When the Ukrainian Health minister announced the start of the country’s most ambitious healthcare reform of its post-soviet history, 32 years-old doctor Svetlana Bulatova could not hide her anxiety. In the state polyclinic where she works – a moth-eaten building with an imperial façade and a large classical staircase in the centre of Odessa– talks of an imminent restructuring has left many wondering if they would still have a job in a few months time.
For the long-suffering health workers reforms just adds another layer of uncertainty to an already difficult job: “Reforms is very suitable, especially for our patients,” Bulatova said. “But… it means we have to destroy everything in order to create something new, and every time this happens, things get very difficult for everyone.”
Uncertainty has been the key word as Ukraine attempts to overhaul its corrupt, inefficient, Soviet-era healthcare system. Although the country spends about 7% of its GDP on healthcare (most developed countries spend between 9% and 12%; the US being the exception with 17%), Ukraine has among the lowest life expectancy in Europe (71 years, ten years less than the European average). Abysmal vaccination rates have also lead to multiple epidemics, including a wave of measles that killed 8 people last winter.
But despite a general consensus on the pressing need to upgrade healthcare, pushback has been strong, due to political pressure, the influence of vested interests in the pharmaceutical business and the concerns of medical professionals. It took Ukraine’s reformist government almost four years to vote in new legislation on healthcare: adopted in October 2017, the reform implementation began on April 1st this year.
Since the country’s independence, healthcare has never ceased to be a sensitive political issue. In 27 years, Ukraine went through 22 Health ministers, with most attempts at change ending dead in the water.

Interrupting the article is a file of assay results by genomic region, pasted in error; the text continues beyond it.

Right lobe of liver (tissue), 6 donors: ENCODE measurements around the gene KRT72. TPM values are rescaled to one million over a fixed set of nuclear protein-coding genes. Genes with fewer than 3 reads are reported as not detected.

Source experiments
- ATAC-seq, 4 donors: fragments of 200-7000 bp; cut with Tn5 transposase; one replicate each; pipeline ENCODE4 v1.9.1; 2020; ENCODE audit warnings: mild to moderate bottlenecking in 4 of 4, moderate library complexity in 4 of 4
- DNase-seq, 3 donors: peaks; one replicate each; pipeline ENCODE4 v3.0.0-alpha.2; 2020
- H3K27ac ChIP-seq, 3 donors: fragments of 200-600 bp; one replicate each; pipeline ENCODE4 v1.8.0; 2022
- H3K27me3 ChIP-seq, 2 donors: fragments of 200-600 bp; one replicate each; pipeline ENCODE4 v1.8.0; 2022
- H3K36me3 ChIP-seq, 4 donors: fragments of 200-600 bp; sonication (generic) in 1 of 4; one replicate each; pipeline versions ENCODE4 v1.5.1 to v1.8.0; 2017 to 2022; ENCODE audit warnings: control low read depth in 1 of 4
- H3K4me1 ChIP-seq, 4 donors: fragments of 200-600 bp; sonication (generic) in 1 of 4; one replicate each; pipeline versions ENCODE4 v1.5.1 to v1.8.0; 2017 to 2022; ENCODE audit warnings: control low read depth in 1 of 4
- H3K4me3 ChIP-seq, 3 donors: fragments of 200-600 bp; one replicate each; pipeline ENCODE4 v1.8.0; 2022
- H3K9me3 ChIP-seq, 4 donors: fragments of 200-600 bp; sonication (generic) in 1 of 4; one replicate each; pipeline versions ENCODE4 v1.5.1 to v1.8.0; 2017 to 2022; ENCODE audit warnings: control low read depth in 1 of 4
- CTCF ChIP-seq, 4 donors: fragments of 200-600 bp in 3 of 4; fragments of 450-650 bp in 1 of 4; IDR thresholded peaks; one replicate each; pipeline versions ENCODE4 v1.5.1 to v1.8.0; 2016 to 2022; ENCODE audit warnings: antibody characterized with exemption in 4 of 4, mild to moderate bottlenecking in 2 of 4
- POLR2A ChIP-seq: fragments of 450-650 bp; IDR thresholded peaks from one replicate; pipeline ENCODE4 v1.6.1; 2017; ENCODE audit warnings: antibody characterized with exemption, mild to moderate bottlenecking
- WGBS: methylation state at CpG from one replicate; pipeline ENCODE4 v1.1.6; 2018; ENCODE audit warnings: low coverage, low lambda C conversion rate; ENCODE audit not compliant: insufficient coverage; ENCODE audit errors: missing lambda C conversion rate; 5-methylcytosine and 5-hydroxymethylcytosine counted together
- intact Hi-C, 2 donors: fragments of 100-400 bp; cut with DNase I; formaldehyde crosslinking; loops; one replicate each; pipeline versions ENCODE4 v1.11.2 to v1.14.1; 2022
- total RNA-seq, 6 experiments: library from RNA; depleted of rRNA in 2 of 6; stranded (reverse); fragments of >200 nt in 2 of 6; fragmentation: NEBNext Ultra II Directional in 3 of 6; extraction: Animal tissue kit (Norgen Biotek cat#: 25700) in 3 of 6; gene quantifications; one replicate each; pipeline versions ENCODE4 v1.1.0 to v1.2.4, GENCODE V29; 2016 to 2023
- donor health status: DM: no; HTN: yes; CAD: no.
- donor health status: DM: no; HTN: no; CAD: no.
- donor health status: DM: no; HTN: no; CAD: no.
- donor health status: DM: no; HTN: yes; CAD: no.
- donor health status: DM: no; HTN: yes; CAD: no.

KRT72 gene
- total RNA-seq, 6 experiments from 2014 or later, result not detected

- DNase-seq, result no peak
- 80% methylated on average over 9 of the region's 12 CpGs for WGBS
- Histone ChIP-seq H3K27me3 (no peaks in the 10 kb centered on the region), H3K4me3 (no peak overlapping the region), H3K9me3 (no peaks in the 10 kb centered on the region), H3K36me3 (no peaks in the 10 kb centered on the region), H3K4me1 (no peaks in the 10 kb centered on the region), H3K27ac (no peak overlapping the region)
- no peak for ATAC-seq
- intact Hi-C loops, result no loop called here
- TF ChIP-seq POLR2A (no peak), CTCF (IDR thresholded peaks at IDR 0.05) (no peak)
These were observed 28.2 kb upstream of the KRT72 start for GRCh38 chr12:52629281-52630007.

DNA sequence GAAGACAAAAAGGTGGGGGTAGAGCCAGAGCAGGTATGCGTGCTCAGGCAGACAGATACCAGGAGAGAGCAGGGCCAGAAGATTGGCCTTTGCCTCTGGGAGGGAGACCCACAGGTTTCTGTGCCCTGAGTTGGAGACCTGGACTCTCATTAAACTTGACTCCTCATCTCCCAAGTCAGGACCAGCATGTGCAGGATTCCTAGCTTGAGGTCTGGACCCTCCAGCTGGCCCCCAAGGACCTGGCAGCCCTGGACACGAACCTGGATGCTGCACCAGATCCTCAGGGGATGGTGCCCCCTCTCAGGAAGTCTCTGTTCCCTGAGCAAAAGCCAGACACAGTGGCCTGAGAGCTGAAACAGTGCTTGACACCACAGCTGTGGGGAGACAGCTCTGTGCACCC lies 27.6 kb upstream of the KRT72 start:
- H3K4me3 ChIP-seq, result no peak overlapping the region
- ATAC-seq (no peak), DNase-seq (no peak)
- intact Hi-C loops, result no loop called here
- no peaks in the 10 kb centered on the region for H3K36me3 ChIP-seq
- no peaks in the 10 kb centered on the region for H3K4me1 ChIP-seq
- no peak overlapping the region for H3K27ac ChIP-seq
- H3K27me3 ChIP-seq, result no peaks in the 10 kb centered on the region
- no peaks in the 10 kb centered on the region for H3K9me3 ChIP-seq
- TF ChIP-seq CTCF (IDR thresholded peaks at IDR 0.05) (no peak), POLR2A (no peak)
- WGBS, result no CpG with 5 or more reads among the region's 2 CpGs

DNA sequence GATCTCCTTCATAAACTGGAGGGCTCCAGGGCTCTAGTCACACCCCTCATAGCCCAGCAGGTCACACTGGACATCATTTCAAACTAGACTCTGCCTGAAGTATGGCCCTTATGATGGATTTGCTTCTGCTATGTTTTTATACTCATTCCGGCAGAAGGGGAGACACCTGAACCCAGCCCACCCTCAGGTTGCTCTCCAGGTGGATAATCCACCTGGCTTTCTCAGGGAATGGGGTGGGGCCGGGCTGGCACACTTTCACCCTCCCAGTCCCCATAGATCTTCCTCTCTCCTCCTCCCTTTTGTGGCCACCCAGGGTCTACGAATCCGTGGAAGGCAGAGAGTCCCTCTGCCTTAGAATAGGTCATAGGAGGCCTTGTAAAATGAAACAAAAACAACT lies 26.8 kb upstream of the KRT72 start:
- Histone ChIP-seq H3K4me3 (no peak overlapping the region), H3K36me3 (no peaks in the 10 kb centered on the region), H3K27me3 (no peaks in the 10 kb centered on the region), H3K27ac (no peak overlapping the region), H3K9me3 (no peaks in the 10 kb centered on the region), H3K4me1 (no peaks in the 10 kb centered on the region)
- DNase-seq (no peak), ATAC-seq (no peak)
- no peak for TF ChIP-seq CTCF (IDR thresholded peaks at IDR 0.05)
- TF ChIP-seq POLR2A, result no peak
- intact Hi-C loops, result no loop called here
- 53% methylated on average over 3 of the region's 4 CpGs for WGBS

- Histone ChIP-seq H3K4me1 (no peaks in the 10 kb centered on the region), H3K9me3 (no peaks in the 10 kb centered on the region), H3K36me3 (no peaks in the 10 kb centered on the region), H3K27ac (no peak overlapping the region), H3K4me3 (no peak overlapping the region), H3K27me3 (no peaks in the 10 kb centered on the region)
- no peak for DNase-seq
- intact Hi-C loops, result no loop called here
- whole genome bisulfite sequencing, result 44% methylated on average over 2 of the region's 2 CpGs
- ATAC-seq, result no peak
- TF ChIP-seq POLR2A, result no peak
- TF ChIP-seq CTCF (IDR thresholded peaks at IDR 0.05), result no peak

The in 2014 the revolution began. Dr Ulana Suprun was appointed as Health Minister and took over the ministry in July 2016. Her arrival was described by civil society as an unprecedented opportunity to transform the system. Suprun, a Ukrainian-American who first worked in 2014 with an NGO that distributed medical equipment to Ukrainian soldiers, certainly contrasts with the rest of Ukraine’s political class. The American accent, long blond hair casually falling over her shoulders, and her outsider status (she was never involved in Ukrainian politics before 2014) are all things rarely seen in a Ukrainian political office.
Talking to bne IntelliNews in late March, Suprun described a chaotic arrival at a ministry that had been largely vacated by the staff of the previous minister, Viktor Shafransky. Shafransky lasted only three months before being shown the door because of alleged corruption by one of his deputies. “I walked into the ministry with no transition period at all, I didn’t even know where my office was or what documents I was supposed to sign,” Suprun said, calling it her “baptism of fire.”
But even she hasn’t been immune from political boondoggling: she is still officially considered “acting minister” as disputes in the parliament prevented her from being duly appointed.
More money and less corruption